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“If you force an idea, it’s never as strong as when you really love it. We never really planned to disrupt anything; we just sort of wanted to do it our way and I think that’s how—seeing it from the outside—it looked like we were trying to disrupt something. In a way, we did, but it wasn’t to prove something. We just wanted to do it the way we felt was the right way. I think that’s where the disruption comes in.” —Demna Gvasalia

“Working at Margiela was almost like a continuation of my education. I tried to understand what the approach was, which was pretty much just about the clothes and working with the clothes to make new clothes. I realized that the inspiration came from this idea of cutting the clothes, twisting them, and changing them—through your own filter, you can make new clothes from things that already exist. That’s how I came to use this method of appropriation: using the things around us and turning them into a new product. I think every designer has their own method of working and this is mine. Given the fact that there are so many pieces of clothing out there—the industry produces so much—I thought I actually had no right to invent anything new, other than taking things that already exist and molding them into something different.” —Demna Gvasalia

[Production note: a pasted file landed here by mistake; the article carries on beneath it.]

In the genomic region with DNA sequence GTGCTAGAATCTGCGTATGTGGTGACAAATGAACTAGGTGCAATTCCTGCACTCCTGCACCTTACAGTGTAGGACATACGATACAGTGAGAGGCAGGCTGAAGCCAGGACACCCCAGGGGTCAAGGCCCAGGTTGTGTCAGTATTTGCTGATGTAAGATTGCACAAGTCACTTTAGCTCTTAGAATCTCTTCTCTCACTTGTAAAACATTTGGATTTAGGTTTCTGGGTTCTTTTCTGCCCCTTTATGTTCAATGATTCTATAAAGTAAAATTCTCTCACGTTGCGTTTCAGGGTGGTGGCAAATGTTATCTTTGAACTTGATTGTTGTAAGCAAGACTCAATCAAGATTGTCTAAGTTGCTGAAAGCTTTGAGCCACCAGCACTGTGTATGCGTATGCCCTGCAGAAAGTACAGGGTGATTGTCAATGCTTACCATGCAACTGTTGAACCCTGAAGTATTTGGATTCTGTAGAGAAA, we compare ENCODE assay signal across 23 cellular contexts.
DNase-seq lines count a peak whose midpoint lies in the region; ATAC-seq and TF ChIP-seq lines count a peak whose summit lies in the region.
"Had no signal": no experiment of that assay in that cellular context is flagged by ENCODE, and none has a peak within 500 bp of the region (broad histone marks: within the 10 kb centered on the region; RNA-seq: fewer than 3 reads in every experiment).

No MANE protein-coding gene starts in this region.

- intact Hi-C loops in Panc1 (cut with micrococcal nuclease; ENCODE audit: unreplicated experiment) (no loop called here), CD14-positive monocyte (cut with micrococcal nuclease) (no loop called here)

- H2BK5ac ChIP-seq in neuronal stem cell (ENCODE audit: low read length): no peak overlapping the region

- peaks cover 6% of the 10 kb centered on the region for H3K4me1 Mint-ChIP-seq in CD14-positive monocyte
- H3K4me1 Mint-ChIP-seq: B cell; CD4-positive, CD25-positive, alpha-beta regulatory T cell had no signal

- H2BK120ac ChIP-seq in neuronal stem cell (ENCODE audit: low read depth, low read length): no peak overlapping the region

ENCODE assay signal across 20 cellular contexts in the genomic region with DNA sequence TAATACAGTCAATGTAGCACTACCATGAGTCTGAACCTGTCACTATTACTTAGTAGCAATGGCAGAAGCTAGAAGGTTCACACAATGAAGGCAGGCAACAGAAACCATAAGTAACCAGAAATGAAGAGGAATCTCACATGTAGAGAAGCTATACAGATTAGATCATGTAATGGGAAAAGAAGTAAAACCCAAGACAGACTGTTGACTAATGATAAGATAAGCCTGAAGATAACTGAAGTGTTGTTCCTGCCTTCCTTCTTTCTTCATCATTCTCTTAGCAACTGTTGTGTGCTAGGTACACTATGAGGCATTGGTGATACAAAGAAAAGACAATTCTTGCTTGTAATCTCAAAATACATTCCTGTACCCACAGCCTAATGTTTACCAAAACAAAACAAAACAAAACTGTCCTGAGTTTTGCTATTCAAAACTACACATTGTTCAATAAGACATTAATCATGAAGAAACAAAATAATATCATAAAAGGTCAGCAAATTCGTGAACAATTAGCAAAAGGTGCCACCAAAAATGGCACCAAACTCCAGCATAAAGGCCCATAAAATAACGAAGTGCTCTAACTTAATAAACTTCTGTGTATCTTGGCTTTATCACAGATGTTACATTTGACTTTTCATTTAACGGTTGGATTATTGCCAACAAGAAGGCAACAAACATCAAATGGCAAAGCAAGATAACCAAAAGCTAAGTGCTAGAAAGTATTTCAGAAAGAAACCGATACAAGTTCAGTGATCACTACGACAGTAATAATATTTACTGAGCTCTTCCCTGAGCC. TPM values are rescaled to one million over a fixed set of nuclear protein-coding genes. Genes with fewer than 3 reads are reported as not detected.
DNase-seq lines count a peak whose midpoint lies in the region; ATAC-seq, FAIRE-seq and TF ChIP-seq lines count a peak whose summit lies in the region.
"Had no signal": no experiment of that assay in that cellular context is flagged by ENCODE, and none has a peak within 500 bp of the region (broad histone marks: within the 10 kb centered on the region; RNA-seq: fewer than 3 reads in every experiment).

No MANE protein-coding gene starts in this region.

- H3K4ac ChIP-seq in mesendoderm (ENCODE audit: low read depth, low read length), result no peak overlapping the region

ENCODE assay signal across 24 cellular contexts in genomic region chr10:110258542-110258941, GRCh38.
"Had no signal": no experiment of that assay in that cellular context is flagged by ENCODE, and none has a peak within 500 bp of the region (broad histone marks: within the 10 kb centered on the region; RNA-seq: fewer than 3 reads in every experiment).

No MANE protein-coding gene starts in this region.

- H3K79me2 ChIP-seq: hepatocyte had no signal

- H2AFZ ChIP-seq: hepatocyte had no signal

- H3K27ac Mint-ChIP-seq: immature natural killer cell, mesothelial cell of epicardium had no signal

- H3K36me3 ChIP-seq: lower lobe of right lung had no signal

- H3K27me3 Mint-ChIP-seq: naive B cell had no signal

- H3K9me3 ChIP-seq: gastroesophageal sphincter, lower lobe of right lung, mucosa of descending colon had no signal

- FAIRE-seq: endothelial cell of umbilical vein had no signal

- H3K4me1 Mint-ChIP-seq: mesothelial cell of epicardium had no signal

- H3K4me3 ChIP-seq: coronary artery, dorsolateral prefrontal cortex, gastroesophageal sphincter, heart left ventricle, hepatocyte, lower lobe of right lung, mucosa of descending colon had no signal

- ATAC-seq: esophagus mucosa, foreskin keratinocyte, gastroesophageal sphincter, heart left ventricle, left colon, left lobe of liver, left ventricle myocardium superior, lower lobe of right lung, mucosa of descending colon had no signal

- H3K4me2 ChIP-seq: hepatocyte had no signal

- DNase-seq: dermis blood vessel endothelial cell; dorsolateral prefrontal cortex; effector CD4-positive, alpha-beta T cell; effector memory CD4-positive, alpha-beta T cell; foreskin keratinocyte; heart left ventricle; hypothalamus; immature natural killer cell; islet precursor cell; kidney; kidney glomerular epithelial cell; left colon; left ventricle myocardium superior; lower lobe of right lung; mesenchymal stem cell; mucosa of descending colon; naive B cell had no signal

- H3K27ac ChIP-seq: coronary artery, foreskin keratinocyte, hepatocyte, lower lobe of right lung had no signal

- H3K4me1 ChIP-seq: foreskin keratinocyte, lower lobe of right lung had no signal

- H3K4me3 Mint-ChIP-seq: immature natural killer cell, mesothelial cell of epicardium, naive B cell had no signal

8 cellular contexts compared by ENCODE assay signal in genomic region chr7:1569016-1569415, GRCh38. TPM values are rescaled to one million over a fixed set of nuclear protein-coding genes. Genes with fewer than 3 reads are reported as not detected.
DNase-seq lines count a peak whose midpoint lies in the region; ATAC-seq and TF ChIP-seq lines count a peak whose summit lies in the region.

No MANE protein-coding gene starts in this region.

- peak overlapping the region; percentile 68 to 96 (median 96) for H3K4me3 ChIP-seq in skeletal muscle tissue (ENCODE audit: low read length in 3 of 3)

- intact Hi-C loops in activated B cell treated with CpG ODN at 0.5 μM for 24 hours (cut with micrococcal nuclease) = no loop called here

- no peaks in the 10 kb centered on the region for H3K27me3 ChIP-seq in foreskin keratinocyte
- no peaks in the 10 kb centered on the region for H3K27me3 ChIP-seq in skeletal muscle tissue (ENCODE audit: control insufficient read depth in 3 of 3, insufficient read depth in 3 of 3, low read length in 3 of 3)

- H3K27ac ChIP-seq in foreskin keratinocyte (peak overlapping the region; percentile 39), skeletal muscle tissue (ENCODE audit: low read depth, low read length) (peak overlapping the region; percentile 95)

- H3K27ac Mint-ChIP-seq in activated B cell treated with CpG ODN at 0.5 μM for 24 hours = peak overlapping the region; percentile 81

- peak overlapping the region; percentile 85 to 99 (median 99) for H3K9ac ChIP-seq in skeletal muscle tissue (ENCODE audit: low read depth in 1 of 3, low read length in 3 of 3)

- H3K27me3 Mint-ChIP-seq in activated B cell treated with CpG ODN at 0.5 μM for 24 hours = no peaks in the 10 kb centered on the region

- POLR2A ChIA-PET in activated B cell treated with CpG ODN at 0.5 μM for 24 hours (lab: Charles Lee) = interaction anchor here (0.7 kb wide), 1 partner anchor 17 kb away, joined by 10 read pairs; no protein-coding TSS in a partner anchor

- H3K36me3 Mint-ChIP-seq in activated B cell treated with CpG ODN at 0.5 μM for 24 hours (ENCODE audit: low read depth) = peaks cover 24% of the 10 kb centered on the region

“I think it’s very interesting, the definition of ugly. I think it’s also very interesting to find this line where ugly becomes beautiful or where beautiful becomes ugly. That’s a challenge I like. I think that’s a part of what fashion stands for and I like that people think my clothes are ugly; I think it’s a compliment.” —Demna Gvasalia

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